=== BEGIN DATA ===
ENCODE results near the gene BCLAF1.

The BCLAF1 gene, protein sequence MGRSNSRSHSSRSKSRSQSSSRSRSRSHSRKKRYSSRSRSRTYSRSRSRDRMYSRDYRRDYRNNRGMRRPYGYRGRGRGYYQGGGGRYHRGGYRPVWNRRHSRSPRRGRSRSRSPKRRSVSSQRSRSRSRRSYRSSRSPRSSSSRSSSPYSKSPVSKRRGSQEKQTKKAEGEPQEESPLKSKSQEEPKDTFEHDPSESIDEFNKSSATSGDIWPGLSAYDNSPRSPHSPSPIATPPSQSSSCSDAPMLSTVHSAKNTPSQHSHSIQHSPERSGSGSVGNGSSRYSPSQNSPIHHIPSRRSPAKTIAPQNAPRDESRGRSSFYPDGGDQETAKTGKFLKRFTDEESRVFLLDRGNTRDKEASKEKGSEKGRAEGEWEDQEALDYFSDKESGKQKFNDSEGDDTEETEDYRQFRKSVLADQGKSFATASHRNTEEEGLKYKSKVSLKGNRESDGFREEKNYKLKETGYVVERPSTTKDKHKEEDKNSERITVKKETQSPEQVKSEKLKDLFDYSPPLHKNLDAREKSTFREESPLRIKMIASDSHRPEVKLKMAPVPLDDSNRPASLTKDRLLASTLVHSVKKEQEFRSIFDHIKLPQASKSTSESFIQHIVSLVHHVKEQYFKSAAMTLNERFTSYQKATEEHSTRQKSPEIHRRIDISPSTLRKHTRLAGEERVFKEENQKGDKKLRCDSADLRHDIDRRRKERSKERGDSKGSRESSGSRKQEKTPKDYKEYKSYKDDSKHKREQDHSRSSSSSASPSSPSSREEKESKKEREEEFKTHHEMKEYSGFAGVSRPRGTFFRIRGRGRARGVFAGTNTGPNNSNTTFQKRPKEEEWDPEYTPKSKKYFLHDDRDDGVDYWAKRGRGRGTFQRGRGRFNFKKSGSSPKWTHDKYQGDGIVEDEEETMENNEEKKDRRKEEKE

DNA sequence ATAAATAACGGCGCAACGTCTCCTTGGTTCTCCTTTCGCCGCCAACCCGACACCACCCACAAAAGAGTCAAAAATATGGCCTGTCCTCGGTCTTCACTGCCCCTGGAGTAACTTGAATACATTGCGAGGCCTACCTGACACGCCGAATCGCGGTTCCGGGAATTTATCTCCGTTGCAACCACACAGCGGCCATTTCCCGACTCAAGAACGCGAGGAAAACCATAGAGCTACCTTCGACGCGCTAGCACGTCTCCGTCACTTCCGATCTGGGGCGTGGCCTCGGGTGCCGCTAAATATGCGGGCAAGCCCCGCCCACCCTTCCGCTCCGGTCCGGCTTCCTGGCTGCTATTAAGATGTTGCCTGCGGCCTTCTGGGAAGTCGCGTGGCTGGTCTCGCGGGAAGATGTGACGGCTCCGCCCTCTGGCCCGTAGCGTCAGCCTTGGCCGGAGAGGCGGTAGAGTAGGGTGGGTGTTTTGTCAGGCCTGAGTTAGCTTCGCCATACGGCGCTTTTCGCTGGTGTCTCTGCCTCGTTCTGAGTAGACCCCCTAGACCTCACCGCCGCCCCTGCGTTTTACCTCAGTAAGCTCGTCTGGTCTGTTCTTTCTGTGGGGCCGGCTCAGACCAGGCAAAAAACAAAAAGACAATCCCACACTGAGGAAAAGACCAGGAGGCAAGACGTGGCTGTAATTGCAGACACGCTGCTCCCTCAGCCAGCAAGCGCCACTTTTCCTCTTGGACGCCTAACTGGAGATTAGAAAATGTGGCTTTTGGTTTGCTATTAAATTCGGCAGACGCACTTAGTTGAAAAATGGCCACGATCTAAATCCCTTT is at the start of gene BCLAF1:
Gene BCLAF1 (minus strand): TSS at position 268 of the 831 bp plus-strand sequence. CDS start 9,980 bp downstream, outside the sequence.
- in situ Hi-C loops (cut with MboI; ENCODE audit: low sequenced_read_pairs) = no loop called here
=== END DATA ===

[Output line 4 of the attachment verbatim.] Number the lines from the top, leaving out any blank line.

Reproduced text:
Gene BCLAF1 (minus strand): TSS at position 268 of the 831 bp plus-strand sequence. CDS start 9,980 bp downstream, outside the sequence.